Men choose circumcision to fight the spread of HIV/AIDS in Uganda

Masolya is a tiny island located in Lake Victoria in Mayuge District, Uganda. The island, with 1,000 residents and almost no vegetation, is entirely supported by income generated by fishermen who come and go.

Peter is one of those fishermen. He and his wife live on Masolya, but he spends over half of the year on Lake Victoria, traveling between islands, mainland Uganda, and his hometown in Kenya. This lifestyle is typical of island fishermen, who are constantly on the move, chasing fish and selling them where they can. This population is identified as being at elevated risk for HIV transmission, since transience is often associated with risky sexual behavior and inconsistent access to health care.

After electing to get circumcised at a STAR-EC integrated service outreach in the Sigulu Islands, Peter uses his positive experience to encourage other men to get the surgery.
The USAID-funded Strengthening Tuberculosis, HIV&AIDS Responses in East Central Uganda (STAR-EC) program, in collaboration with the Ministry of Health, promotes voluntary medical male circumcision (VMMC) to help reduce the transmission of HIV, particularly among most-at-risk populations, such as the fishermen who live on the islands. A one-time, minimally invasive surgical procedure, VMMC has been shown to reduce the risk of HIV transmission by 60%. STAR-EC has scaled up VMMC services throughout Uganda’s East Central region. Every three months, the project packs a boat with tents, medical supplies, and medical personal, and sails to the islands for a week-long integrated service outreach ‘camp’ to offer this high-risk population a range of HIV-prevention and treatment services, including VMMC.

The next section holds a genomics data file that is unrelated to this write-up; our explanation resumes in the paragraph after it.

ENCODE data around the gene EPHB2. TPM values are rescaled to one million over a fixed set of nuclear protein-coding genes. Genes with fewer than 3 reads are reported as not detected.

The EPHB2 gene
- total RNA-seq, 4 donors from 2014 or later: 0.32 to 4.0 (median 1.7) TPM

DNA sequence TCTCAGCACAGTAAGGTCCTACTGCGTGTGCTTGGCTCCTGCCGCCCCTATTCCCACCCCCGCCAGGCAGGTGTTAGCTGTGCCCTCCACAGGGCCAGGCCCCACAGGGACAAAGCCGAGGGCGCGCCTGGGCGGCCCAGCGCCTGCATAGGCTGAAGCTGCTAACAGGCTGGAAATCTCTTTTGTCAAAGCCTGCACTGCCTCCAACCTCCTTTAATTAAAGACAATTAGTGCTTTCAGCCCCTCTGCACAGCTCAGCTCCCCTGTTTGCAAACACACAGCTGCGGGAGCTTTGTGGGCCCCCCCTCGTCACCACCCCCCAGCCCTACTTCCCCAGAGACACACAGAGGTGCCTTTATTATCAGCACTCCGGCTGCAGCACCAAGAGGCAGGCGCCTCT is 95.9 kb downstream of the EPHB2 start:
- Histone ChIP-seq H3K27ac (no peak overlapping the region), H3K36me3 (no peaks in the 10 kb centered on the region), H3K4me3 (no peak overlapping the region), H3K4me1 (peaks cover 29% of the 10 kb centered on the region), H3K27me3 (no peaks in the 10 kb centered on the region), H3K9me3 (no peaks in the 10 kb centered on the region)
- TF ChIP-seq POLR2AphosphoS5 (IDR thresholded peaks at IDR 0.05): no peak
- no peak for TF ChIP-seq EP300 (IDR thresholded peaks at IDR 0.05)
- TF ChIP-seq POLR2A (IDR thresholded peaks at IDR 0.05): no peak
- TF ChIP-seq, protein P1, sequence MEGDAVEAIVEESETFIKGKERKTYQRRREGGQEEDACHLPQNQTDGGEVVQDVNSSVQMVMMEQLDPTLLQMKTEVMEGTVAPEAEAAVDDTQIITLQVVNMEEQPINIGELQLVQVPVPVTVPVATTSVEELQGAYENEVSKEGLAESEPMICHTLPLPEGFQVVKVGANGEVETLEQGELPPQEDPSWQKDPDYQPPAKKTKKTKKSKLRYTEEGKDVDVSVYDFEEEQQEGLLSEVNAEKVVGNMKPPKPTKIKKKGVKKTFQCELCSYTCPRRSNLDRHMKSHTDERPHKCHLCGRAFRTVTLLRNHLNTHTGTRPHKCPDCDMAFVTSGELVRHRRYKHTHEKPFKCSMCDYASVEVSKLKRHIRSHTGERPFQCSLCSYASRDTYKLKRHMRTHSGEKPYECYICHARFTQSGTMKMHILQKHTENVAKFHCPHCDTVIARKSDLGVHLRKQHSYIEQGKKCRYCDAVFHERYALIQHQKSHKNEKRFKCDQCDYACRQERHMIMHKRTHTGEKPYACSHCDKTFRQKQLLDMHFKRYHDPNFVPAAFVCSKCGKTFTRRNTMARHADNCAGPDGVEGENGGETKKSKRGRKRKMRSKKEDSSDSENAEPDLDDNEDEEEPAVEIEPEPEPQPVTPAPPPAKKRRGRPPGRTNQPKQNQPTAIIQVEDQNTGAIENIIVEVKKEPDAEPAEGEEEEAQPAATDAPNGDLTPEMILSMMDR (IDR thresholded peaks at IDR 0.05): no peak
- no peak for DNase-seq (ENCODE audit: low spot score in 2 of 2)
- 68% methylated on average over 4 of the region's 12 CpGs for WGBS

In 2012, Peter went to a VMMC information session at one of the outreach camps. His wife had encouraged him to get circumcised, but he was wary of the pain and the amount of time it would take to heal. After talking with the health workers at the information session, Peter was reassured and decided to get the surgery.

“At first I was scared that it would hurt a lot and that the healing process would be uncomfortable,” Peter remembers. “But the health workers explained everything and told us what would happen. They also said that the surgery would reduce our risk of getting HIV and help prevent other infections, as well. After talking with them, I decided that I definitely wanted to get the surgery.”

Peter got circumcised that day and was surprised by how quick and painless the surgery was.

“There was no pain at all! I was up moving around shortly after the surgery. When my friends saw that I was not in pain, they also decided to get the procedure.”

In the years since Peter had his surgery, he has noticed that more and more men have also chosen VMMC, and that the practice has become a cultural norm. He attributes this in part to the STAR-EC-trained village health team (VHT) members—local volunteers who raise awareness about health issues and link people in their communities to health services.
“In the past, fishermen were resistant to getting the procedure, but the VHTs have done much to educate people and now circumcision is common. As more and more men get the surgery, more people want it.”

More men choosing VMMC means fewer new cases of HIV. Since the project launched in 2009, STAR-EC has increasingly scaled-up VMMC services in the region, resulting in more than 230,000 circumcisions in five years, a number which, statistically speaking, could prevent 12,000 new HIV infections. Of course, VMMC is only one part of reducing HIV transmission. As Peter noted, “We were taught during the counseling session that the circumcision would not give us full protection and that other measures, such as being faithful to our wives or partners, and always using a condom were still necessary to protect ourselves from HIV.”